Mineral resources and energy minister Gwede Mantashe made it known that he was not a fan of former Eskom CEO Andre De Ruyter's new book Truth To Power, slamming it as a mere "diary of meetings".
De Ruyter's book comes after he resigned from the power utility, after an interview with eNCA veteran journalist Annika Larsen which painted a bleak picture of a government complacent with corruption at Eskom.
While he was expected to serve in the post until the end of March, by February, De Ruyter had left with immediate effect. Eskom has advertised to fill the position of group CEO, which CFO Calib Cassim occupies in an acting capacity.
In his book, De Ruyter characterised Mantashe as a belligerent element in his efforts to resolve Eskom's financial, governance, and operational challenges. He also wrote that Mantashe was an obstacle in his efforts to make room for renewable energy at the power utility.
In the novel written by De Ruyter, which is a diary really, there's nothing novel about it. It's a diary of meetings that he has had.
Speaking to delegates at the Enlit Africa Conference in Cape Town on Wednesday, Mantashe said government understood that many markets have accepted "to a certain extent" that the South African energy sector needed Karpowership's technology to deal with loadshedding, after seeing the technology being used in other countries.
"In the novel written by De Ruyter, which is a diary really, there's nothing novel about it. It's a diary of meetings that he has had ... in that diary, De Ruyter criticised me, for identifying a 15,000MW gap in the ability of Eskom to supply energy, and he says it's either I lack understanding or whatnot. Now I do lack understanding. I have never run a power station. But at least I did arithmetic. I can add one and one is two. I can do that.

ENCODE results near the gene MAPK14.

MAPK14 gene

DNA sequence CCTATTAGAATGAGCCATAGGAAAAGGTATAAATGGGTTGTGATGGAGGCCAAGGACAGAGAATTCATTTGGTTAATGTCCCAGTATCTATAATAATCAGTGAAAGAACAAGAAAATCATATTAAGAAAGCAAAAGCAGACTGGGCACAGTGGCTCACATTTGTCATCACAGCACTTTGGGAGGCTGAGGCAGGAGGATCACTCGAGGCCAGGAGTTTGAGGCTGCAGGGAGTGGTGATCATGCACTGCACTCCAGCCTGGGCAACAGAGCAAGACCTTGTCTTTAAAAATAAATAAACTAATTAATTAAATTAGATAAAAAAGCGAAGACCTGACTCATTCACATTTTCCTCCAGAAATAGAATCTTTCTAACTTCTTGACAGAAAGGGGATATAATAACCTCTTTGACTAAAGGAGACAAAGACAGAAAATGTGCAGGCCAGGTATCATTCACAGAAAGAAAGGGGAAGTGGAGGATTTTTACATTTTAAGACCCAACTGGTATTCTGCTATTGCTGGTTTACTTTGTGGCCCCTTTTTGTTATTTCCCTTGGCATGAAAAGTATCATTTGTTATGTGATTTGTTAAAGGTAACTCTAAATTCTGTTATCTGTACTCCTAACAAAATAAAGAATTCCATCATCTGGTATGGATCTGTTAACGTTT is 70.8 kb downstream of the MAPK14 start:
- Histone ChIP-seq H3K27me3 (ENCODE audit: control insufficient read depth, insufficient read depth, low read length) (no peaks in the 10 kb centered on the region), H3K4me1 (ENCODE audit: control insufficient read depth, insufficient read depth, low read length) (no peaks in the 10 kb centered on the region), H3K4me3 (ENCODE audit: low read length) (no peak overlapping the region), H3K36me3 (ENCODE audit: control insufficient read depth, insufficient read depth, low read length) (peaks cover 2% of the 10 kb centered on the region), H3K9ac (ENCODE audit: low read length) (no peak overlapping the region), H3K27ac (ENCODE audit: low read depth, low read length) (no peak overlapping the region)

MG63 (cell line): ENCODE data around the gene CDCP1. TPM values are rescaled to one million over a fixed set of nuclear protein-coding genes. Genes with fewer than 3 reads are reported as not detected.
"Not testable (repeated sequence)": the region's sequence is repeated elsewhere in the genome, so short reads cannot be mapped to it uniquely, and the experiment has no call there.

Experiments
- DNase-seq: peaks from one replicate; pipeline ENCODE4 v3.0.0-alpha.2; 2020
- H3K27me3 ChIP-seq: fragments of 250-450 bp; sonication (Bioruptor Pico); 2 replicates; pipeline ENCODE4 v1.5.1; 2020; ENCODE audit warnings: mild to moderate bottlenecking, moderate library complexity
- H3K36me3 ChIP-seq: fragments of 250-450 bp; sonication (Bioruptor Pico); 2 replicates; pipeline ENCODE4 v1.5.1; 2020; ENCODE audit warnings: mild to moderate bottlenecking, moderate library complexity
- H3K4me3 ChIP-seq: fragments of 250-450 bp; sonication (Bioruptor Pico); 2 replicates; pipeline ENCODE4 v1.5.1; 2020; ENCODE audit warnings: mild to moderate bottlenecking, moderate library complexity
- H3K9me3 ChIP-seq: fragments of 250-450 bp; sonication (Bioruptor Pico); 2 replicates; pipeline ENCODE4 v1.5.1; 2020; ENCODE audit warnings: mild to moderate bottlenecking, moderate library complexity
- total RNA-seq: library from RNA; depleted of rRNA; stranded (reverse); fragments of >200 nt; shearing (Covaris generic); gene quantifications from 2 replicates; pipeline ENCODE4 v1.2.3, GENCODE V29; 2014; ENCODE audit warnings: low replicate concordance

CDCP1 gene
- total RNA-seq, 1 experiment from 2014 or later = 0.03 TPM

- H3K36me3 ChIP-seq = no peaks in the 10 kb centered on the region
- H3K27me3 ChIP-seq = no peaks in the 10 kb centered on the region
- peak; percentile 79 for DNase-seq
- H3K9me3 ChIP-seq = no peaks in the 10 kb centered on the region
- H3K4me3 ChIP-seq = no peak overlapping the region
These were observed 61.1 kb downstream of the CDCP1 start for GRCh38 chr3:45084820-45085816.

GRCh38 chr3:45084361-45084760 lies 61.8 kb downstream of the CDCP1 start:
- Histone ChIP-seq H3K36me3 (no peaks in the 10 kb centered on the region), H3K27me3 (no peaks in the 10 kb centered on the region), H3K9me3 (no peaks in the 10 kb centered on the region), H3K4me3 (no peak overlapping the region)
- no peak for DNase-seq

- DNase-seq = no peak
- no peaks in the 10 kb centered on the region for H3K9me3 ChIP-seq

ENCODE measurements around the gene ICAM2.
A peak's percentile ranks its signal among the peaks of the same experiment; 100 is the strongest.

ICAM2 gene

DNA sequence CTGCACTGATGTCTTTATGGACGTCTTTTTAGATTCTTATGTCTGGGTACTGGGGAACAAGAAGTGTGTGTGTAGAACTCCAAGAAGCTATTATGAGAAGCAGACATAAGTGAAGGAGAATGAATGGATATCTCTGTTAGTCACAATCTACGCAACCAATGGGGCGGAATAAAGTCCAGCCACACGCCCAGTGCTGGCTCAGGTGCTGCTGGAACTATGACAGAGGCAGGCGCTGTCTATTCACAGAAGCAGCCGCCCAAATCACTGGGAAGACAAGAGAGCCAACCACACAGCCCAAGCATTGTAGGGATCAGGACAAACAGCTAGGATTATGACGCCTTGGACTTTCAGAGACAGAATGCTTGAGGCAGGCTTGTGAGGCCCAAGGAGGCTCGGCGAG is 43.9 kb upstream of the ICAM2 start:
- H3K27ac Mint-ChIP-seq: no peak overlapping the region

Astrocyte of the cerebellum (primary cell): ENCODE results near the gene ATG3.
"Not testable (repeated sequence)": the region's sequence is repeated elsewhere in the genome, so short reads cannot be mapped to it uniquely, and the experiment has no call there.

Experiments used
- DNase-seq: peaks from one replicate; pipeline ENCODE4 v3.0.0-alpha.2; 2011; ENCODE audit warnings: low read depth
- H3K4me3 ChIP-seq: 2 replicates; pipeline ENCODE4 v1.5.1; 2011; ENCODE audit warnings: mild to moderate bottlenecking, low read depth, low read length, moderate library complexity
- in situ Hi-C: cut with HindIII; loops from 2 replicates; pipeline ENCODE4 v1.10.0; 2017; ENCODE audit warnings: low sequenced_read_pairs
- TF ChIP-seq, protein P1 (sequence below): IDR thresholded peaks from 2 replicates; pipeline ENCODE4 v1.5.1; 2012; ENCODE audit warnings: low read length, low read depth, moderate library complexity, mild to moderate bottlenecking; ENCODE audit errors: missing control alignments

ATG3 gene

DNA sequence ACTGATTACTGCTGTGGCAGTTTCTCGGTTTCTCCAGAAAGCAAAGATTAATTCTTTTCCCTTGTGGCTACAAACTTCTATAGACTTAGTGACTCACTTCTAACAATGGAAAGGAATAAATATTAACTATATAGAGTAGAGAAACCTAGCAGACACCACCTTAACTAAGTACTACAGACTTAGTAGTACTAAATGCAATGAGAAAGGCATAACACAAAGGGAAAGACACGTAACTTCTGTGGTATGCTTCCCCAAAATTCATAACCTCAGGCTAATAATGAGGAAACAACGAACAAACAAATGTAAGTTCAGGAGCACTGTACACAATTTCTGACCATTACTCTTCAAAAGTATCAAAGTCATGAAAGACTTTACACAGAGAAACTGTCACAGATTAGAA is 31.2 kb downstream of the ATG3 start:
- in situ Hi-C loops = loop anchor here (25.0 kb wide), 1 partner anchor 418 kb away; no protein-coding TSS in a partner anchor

"Now if, for example, we have a connected capacity in Eskom of 46,000MW and Eskom, at best, gives us 26,000MW, it means there is a gap of 20,000MW of connected capacity that is not giving us energy, and we must pursue that. The only way you can pursue that — and that is not happening at Eskom — is to look at an energy availability factor power station by power station and address it. That is a function of servicing those power stations," said Mantashe.
Mantashe said the emergency energy procurement announced by government and the national energy crisis committee allows for the procurement of power from a variety of energy technologies, and that the government should unapologetically pursue the best solution to address loadshedding.
"If you only eat chicken and the villages only slaughter cattle, you will starve. But we slaughter cattle. Now, if Eskom is very selective about what technology we want when we are in darkness, then something is not adding up," said Mantashe.
Mantashe said Eskom would reduce the pressure on the economy if there was a thorough service of each power plant. He said all indications were that Eskom had recognised what needed to be done and would now respond appropriately.